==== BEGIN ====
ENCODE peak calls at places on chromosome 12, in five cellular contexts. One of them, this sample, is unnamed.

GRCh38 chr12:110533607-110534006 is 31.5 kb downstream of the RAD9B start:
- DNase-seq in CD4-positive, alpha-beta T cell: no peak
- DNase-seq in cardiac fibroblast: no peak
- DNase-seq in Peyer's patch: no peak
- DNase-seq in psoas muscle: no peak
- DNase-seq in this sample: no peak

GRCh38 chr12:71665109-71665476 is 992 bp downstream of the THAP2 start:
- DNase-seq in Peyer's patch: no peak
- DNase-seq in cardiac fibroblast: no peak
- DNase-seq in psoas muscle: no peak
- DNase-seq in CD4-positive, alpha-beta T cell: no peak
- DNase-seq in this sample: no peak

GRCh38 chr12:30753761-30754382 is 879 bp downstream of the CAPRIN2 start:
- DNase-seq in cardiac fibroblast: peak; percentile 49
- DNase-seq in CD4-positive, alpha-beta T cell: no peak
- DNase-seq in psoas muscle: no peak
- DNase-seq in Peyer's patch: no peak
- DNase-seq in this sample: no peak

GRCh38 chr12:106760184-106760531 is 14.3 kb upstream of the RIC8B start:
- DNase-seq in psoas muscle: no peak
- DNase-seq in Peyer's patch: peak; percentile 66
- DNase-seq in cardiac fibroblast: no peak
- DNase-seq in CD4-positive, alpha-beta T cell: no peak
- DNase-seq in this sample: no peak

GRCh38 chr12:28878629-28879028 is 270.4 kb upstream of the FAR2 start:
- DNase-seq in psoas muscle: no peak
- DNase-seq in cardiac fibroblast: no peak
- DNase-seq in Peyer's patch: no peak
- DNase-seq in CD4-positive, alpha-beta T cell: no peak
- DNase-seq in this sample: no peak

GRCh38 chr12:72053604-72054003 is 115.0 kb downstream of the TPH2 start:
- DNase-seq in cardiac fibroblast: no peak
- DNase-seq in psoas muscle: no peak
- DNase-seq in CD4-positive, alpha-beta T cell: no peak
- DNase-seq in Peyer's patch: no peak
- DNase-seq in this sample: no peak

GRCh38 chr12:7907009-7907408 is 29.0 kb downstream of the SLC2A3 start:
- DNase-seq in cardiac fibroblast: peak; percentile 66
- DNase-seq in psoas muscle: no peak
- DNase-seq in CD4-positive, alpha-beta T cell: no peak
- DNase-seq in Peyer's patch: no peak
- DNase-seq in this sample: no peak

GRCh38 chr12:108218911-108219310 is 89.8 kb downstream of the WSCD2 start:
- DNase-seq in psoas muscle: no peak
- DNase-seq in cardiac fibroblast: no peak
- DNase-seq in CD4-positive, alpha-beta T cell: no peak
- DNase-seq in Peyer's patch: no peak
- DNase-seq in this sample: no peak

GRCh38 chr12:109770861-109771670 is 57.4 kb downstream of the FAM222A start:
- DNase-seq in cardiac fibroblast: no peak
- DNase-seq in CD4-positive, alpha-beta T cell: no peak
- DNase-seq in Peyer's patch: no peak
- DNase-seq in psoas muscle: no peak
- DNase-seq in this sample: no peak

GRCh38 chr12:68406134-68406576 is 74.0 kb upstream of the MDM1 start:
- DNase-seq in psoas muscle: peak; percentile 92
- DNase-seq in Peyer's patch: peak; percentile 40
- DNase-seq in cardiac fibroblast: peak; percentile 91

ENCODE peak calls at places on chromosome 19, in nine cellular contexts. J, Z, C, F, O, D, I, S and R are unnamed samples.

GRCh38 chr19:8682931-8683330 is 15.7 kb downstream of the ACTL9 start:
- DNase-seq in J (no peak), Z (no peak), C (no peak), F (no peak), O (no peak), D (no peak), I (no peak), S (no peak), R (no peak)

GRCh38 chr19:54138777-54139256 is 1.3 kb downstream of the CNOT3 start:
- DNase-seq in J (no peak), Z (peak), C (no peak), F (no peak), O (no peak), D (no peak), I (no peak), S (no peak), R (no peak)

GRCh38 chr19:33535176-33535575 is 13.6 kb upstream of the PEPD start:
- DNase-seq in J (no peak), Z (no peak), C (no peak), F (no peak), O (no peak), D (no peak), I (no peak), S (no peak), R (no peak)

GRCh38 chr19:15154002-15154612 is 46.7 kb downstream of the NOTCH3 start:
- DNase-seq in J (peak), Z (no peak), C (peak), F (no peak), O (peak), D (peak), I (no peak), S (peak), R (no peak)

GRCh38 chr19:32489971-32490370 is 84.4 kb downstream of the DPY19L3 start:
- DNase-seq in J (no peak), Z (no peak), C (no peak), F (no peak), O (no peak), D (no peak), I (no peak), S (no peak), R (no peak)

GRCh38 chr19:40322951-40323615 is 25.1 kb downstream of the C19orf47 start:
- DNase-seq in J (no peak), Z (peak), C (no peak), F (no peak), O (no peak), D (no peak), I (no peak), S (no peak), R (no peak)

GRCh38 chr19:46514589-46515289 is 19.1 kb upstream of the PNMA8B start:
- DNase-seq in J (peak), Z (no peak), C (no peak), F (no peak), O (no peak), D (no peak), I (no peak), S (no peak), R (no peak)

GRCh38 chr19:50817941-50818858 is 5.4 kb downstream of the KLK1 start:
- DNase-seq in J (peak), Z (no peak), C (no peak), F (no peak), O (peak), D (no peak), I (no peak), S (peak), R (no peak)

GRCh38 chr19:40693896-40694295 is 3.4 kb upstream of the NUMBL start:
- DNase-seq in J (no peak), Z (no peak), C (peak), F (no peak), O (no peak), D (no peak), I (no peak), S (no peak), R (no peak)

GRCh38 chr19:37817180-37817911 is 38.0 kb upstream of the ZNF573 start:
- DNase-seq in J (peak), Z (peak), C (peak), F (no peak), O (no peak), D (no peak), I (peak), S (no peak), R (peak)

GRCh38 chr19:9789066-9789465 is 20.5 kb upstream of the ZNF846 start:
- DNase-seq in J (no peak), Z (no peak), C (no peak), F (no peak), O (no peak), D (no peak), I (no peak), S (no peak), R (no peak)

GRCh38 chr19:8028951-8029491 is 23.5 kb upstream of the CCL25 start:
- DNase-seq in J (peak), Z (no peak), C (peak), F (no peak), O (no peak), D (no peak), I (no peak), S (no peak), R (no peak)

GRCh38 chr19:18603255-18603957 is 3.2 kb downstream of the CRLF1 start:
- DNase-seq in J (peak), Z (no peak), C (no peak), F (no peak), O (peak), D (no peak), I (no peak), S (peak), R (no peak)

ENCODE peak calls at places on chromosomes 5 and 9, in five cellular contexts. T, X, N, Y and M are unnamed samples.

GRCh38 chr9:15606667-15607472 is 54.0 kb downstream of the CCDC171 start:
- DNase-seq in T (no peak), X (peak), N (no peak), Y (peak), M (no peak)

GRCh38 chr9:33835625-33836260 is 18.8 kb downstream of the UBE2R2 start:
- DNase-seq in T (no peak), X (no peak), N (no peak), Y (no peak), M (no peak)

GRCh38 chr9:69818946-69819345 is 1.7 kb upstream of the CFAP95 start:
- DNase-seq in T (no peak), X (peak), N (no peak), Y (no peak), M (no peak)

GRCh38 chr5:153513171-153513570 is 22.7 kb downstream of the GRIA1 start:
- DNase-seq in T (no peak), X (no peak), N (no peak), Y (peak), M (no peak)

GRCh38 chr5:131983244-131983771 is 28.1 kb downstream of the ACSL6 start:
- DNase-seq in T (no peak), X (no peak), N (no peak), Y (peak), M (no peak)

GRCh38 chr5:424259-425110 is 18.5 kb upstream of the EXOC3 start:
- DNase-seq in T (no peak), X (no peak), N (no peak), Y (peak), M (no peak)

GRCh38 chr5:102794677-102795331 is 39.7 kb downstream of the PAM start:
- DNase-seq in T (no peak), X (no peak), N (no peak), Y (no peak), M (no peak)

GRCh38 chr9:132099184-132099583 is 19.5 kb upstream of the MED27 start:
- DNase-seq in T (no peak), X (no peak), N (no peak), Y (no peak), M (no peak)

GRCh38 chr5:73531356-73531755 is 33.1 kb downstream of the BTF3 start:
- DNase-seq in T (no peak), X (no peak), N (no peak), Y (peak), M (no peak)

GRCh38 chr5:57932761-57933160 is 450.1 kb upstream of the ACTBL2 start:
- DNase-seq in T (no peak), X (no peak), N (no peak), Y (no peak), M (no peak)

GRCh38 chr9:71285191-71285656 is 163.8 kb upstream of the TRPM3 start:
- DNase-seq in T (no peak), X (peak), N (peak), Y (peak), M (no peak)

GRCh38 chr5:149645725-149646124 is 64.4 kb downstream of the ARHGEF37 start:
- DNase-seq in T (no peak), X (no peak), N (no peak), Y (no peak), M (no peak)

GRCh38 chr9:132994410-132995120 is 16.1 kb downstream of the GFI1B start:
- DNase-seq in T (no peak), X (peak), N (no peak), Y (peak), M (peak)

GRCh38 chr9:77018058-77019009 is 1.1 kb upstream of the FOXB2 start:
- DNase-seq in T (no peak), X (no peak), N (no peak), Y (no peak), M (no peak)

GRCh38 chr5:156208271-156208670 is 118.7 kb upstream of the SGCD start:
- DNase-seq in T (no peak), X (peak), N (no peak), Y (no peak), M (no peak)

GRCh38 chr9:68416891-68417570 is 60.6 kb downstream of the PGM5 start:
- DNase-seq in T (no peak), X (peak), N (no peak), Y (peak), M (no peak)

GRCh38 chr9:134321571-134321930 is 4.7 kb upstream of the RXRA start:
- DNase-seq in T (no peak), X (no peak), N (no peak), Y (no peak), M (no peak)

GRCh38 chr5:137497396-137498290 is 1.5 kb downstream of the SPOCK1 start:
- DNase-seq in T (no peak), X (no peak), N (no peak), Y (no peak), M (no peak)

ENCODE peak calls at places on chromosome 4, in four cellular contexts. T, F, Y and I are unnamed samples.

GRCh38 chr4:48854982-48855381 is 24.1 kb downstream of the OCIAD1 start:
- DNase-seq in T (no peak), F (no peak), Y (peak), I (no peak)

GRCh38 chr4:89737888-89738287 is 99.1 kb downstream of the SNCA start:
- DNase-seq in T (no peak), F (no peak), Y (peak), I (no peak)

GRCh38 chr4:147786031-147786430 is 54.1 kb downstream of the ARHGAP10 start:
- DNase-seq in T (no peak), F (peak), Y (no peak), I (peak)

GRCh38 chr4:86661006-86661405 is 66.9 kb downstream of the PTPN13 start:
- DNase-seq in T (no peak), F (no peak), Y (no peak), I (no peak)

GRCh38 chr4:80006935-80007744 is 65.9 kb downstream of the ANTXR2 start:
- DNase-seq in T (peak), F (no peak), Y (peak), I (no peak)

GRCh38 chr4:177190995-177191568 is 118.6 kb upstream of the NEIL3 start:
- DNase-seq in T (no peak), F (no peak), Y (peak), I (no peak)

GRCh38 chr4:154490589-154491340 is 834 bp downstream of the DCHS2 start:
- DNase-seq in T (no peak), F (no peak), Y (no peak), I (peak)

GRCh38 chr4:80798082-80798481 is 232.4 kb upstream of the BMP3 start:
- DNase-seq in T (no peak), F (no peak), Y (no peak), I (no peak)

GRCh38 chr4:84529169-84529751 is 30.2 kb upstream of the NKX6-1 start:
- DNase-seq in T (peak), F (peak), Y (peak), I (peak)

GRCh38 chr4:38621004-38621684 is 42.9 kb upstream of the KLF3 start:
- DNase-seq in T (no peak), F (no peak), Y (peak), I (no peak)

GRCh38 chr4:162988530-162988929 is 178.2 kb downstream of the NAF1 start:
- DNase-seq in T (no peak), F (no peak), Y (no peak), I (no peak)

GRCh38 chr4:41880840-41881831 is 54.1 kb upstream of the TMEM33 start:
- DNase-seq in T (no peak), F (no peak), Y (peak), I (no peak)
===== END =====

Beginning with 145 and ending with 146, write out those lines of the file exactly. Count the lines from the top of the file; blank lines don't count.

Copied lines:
GRCh38 chr4:162988530-162988929 is 178.2 kb downstream of the NAF1 start:
- DNase-seq in T (no peak), F (no peak), Y (no peak), I (no peak)